Folate and vitamin B biomarkers in NHANES: history of their measurement and use
NHANES measured folate and vitamin B status biomarkers, starting Unmetabolized serum folic acid and its relation to folic acid intake from Folate, cancer risk, and the Greek god, Proteus: a tale of two chameleons. Additional research is needed to assess the health effects of folic acid supplement use . B12 deficiency, as assessed by hematological indices, relation to environmental science and with respect Folate, cancer risk, and the Greek god. Learn the warning signs and symptoms of a vitamin B12 deficiency, what causes Additionally, folic acid may “mask” B12 deficiency by correcting for blood changes I mean god forbid you ever desperately needed it what would you do??.
Vitamin D is recognized as important in maintaining bone health and people with RA are at significantly increased risk for osteoporosis and bone loss due to RA disease processes and glucocorticoid use.
Adequate vitamin D intake also appears to protect against developing RA. Remember to consult with your doctor before you take any supplement. This is especially important with vitamin D, because taking too much of this vitamin can pose a danger to your health. These molecules are very unstable because they are constantly trying to pair their unpaired electron. This causes them to react with other substances in the body, causing what is sometimes called oxidative damage.
You can get the RDA of antioxidant vitamins by eating 3 to 4 servings of vegetables and 2 to 4 servings of fruits every day. However, you can also take supplements to ensure that you are getting adequate amounts of these vitamins.
Dietary sources of calcium include dairy products, leafy vegetables, and fortified foods like cereal.
Natural remedies, vitamins, and supplements for RA
People with RA are at increased risk for bone loss, so adequate calcium intake is crucial RDA for adults: However, calcium taken in excess may result in toxic effects. Selenium is one of the minerals that is frequently seen at low levels in people with RA.
Talk to your doctor about if you should take selenium supplements and at what recommended dose. Magnesium is important in many functions in the body, including the production of protein, management of blood sugar, regulation of blood pressure, and the normal function of muscles, nerves and the rhythm of the heart. Magnesium is found in leafy green vegetables, legumes, nuts, seeds, and whole grains.
Magnesium is also available in a supplement as powder or tablets. Dietary sources of zinc include poultry, meat, beans, and nuts. Although no study has implicated low levels of zinc as a cause of RA, results from studies have shown that some people with RA have low levels of zinc and that the metabolism of zinc may be impaired in individuals with RA. These supplements and preparations are available in different formulations, including as raw herbs freshly harvested, extracts in liquid or powder form, infusions made by steeping an herb or plant in boiling water like a teatinctures made by steeping an herb in alcohol, and topical preparations.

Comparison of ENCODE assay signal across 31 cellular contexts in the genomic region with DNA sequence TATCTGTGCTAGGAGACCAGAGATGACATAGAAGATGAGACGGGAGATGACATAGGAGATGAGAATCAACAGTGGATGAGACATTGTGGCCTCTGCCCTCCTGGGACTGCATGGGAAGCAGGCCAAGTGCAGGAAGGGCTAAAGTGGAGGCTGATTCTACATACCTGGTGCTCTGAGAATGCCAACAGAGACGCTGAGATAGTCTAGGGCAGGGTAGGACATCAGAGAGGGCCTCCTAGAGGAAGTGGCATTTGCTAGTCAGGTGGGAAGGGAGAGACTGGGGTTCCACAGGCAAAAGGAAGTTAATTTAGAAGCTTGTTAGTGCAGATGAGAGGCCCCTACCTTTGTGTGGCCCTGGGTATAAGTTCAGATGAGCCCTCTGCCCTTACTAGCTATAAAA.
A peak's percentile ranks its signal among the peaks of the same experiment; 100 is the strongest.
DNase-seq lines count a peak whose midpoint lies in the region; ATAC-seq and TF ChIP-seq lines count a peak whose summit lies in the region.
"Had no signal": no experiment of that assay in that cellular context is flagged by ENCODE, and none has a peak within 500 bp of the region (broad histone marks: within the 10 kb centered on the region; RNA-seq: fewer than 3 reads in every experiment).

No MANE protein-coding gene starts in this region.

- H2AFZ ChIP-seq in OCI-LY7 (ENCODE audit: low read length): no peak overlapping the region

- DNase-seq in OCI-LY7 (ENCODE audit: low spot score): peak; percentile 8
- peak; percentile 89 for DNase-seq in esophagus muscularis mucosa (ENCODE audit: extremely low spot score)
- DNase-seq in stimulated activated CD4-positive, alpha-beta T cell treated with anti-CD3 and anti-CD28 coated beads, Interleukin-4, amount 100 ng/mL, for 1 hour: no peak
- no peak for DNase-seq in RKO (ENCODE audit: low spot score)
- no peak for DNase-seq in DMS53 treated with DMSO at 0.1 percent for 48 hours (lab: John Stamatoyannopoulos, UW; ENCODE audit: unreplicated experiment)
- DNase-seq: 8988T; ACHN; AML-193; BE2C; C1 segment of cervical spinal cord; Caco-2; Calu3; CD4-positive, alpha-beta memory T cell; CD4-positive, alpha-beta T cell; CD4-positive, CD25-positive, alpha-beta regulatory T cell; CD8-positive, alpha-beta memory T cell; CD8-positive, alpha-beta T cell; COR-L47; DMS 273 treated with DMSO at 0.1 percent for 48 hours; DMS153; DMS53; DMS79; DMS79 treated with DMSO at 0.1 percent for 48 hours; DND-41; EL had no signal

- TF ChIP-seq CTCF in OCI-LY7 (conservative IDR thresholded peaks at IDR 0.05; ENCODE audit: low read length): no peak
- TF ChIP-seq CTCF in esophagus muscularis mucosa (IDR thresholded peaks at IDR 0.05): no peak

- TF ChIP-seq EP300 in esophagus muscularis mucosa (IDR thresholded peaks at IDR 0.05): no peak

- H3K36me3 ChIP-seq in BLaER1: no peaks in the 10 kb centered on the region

Herbal supplements and preparations listed below are categorized by their main effects, including anti-inflammatory, analgesic, and sleep-promoting effects. Anti-inflammatory herbal supplements Alfalfa — Although alfalfa has shown anti-inflammatory properties, there is insufficient evidence to recommend it for RA. In addition, some research suggests it may increase symptoms of auto-immune diseases like RA. Data from laboratory research suggests that some of the compounds in Angelica sinensis may have anti-inflammatory and anti-rheumatic properties.
However, additional studies are needed to confirm these effects in people with RA. However, there is insufficient evidence to recommend using bladderwrack for RA or any other condition. In addition, it contains significant amounts of iodine, which may be harmful to certain people, and may contain heavy metals, which can lead to heavy metal poisoning.
There is conflicting evidence on whether it is effective for osteoarthritis, and there is no evidence to show it has any benefit in RA. Curcumin has been studied in several clinical trials, and data suggests it may be beneficial in reducing pain and inflammation in people with RA.
A synthesized form of chondroitin given as an oral supplement often combined with glucosamine, another component of cartilage is used in patients with osteoarthritis where it has resulted in moderate to major improvements in joint symptoms, including decreased pain and improved function.
However, there is no evidence to show it benefits people with RA.How can folate mask a vitamin B12 deficiency?
It has shown to be beneficial for people with osteoarthritis; however, there is no research to prove its use in people with RA. It has demonstrated anti-inflammatory and pain relieving characteristics, and some research suggests it may help prevent migraine attacks. The survey collects information with the use of interviews, medical and physical examinations, and clinical tests under standardized conditions through home interviews and at mobile medical examination centers.
The findings provide the basis for national reference standards for measurements such as height, weight, and blood pressure.
Researchers also use these data to assess the prevalence of major diseases and inadequate or excessive nutritional status among US population groups and to identify correlates of these disease and health risks. Interrelated changes in science, user needs, and population-based environments occur concurrently but independently across survey time spans.
The NCHS must therefore update and revise NHANES content and measurement procedures frequently and in a manner that addresses user needs while it maintains sound science within the survey's mission, resource, and logistic limits.